18 May 2007

Passing along a pastoral ouchy

by Dan Phillips

I am in the process of getting beaten up and beaten up as I listen to an audiobook of Richard Baxter's The Reformed Pastor. From this morning's drive-time listen, I share this timely pointer with you brothers who have the enviable position (and burden) of occupying the pulpit week after week:
A sermon full of mere words, how neatly soever it be composed, while it wants the light of evidence, and the life of zeal, is but an image or a well-dressed carcass.
You should hear the rest. I wish that this had been the textbook in my Pastoral Ministry class at Talbot.

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25 comments:

steve said...

Maybe Michael Haykin could make it a required text in his new teaching post at Southern...

SolaMeanie said...

That's rich. How many sermons have I sat under over the years that seemed lifted from Reader's Digest or Guideposts instead of Scripture? What was C.S. Lewis' old line..."I find Paul appealing but Peale appalling?"

jsb said...

Actually, it was Adlai Stevenson who found "Peale appalling."

I love the thought in the quote: evidence + zeal. The two essentials. Intellect + Spirit.

DJP said...

Almost more offensive, solameanie, are sermons that are okay, content-wise, but delivered so listlessly, detachedly, and lifelessly that it is difficult not to wonder whether they meant anything to the preacher before he mouthed them.

As a rule, the text cuts me before it cuts anyone else, and kindles a fire in me before I can have any warmth to spare for others.

Daniel said...

I recall sitting in on an evening service at one of our local reformed churches. The message was biblically sound, delivered crisply and articulately enough, but lacked the three things that distinguish a sermon from a lecture, it lacked passion, it wasn't personal, and there was no plea in it. I wasn't drawn to Christ, I was given information.

That well dressed corpse image is just too perfect.

jsb said...

I should more correctly have put Spirit over both intellect and heart. Dan and Daniel point to that lack of "pathos" in a sermon, which means even the "logos" does not connect as it should.

Then "ethos" for the life of the pastor.

One has to have all three to be clicking.

YnottonY said...

Great quote, Dan. I take it that you downloaded the free audio version of the book as I did :-)

Baxter has some very good insight. I am presently working through his Catholick Theologie and The Universal Redemption of Mankind, which I purchased from Dr. Curt Daniel. I look forward to reading Baxter's other works that are more manifestly "practical", as they say. Keith Plummer, on his excellent blog The Christian Mind, has quoted from Baxter's A Christian Directory several times. It's worth checking out as well.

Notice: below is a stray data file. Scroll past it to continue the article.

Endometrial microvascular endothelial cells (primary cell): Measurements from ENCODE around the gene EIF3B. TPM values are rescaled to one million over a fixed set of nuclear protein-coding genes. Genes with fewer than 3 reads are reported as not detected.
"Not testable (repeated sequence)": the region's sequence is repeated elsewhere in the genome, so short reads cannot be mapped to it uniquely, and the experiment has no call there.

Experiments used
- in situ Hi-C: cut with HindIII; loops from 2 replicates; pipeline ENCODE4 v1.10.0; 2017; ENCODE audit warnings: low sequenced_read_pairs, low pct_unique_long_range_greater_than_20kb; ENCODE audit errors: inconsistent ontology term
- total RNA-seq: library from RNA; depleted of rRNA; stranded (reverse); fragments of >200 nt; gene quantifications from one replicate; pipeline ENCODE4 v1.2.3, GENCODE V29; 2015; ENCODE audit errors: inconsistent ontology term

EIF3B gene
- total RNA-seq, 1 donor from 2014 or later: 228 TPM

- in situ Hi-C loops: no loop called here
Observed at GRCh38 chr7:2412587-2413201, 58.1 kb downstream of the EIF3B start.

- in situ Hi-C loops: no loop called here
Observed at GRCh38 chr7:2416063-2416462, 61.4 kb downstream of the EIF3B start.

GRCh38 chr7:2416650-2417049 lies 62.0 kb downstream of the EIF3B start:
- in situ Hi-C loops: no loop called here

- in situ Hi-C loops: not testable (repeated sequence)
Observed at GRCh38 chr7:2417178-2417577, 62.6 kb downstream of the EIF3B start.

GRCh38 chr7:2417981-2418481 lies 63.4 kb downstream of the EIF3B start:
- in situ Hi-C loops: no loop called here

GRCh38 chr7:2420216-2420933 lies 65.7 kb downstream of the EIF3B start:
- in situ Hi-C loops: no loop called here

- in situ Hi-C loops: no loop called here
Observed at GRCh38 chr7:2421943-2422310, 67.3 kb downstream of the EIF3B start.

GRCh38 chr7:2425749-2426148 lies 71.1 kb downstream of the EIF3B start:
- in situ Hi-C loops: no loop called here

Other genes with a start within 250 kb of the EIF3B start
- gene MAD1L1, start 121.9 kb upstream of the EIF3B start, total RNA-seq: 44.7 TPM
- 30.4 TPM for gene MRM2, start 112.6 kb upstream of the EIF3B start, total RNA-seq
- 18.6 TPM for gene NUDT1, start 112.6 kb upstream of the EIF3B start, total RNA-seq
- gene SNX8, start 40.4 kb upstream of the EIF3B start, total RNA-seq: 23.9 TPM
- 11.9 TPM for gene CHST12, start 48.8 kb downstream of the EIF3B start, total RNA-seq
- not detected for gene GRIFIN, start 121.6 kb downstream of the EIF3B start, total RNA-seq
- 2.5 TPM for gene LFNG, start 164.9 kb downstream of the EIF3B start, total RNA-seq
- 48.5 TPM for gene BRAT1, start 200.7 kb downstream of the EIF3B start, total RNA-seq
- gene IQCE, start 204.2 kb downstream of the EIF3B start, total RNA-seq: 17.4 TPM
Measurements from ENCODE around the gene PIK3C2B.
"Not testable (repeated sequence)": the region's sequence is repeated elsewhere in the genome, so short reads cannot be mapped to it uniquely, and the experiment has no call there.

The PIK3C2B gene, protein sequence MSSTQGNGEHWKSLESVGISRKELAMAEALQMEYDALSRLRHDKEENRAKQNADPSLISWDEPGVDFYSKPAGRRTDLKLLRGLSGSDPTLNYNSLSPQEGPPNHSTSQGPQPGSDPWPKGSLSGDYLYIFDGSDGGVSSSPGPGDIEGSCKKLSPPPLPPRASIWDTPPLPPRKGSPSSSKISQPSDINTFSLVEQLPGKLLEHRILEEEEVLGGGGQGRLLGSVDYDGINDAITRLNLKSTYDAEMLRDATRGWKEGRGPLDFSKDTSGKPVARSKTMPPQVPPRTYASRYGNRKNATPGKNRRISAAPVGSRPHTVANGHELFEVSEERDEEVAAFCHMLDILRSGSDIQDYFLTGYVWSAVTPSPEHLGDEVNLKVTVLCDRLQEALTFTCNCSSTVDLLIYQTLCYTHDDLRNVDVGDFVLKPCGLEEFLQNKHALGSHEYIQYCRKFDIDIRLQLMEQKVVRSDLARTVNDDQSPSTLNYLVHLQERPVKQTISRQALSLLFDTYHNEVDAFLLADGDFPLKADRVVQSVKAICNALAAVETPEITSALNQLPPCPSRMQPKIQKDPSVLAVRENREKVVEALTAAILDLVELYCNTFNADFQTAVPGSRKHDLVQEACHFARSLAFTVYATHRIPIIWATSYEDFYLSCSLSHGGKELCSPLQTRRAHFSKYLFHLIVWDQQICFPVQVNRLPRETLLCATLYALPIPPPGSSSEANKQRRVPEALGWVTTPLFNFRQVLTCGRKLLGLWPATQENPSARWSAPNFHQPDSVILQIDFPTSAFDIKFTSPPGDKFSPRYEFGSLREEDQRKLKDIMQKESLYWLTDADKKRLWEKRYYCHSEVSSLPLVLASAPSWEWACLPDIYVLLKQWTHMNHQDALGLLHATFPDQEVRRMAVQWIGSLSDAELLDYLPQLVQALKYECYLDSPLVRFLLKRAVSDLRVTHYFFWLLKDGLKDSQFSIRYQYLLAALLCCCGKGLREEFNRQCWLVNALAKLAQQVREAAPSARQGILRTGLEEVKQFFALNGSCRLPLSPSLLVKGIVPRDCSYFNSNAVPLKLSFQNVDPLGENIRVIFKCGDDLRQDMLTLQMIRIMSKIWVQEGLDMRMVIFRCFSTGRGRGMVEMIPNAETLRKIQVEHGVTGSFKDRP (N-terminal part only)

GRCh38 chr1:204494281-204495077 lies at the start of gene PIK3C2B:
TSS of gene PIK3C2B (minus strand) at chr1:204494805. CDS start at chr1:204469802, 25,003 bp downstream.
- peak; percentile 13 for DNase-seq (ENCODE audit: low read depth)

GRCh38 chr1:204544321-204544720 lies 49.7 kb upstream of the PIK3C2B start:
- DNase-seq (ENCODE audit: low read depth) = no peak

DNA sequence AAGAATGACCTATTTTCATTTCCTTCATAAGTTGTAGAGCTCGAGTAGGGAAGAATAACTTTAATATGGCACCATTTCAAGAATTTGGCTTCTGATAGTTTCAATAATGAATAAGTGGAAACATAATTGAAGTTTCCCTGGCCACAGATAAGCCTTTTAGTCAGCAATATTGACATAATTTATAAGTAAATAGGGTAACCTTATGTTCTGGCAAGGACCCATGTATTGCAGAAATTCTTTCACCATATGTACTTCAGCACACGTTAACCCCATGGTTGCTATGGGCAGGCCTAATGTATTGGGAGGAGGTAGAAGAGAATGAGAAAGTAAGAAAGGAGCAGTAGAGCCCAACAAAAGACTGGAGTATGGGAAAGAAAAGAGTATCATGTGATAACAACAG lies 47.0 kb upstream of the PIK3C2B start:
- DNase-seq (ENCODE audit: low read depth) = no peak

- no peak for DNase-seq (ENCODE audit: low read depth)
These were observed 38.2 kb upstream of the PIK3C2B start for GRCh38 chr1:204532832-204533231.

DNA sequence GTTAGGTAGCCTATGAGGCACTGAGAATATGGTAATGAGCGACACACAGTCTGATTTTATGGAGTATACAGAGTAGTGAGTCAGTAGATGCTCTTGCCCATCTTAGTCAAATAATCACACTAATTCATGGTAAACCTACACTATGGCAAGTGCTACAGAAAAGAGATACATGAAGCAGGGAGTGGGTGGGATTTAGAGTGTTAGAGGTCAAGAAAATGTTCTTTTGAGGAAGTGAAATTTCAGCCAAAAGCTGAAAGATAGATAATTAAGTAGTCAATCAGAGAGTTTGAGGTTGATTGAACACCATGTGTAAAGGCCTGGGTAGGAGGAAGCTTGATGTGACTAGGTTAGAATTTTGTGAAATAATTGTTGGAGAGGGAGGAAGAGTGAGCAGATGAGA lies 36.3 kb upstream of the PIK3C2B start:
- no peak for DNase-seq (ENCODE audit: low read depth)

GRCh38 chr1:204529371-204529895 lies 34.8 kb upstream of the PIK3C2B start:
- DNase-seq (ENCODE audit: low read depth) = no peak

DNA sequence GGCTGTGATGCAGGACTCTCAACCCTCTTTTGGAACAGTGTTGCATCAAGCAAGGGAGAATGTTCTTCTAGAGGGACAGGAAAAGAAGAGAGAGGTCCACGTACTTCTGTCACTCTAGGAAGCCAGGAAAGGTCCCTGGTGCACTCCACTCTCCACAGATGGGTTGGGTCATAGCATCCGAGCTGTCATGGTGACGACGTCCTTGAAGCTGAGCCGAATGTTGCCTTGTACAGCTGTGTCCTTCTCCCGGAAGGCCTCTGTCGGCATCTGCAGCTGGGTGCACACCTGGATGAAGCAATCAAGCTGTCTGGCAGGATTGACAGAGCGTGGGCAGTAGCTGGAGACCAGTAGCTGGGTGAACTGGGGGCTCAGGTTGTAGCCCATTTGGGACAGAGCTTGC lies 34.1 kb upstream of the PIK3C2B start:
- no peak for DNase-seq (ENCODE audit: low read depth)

donsands said...

Excellent quote!

SolaMeanie said...

Dan,

I'd agree with you about delivery, but I have always heard that Jonathan Edwards delivered "Sinners in the Hands of an Angry God" in a monotone and had people shrieking in the aisles.

I guess that's where the Holy Spirit takes over in our weakness. :)

Chris said...

Solameanie,

You bring up a good point about Edwards.

In "The Supremacy of God in Preaching," John Piper talks about this, and makes the point that while Edwards read from his manuscript with almost no vocal variation, his "blood earnestness" was obvious to all.

"The Supremacy of God in Preaching" should also be mandatory reading for every pastor. It's nice and short, so it can easily be read they way it should be- very often.

John Haller said...

I've got this book loaded on my iPod and it's in the queue. I'm not in the mood for a thrashing, but maybe I'll go ahead anyway.

The last post raises an interesting point. I've asked my pastor if he ever preached what he thought was a real stinker of a sermon. He says he has. I asked him what happened: he said, you know some people said it really resulted in change in their lives. I think that shows that the Holy Spirit can use imperfectly presented material. Just a thought.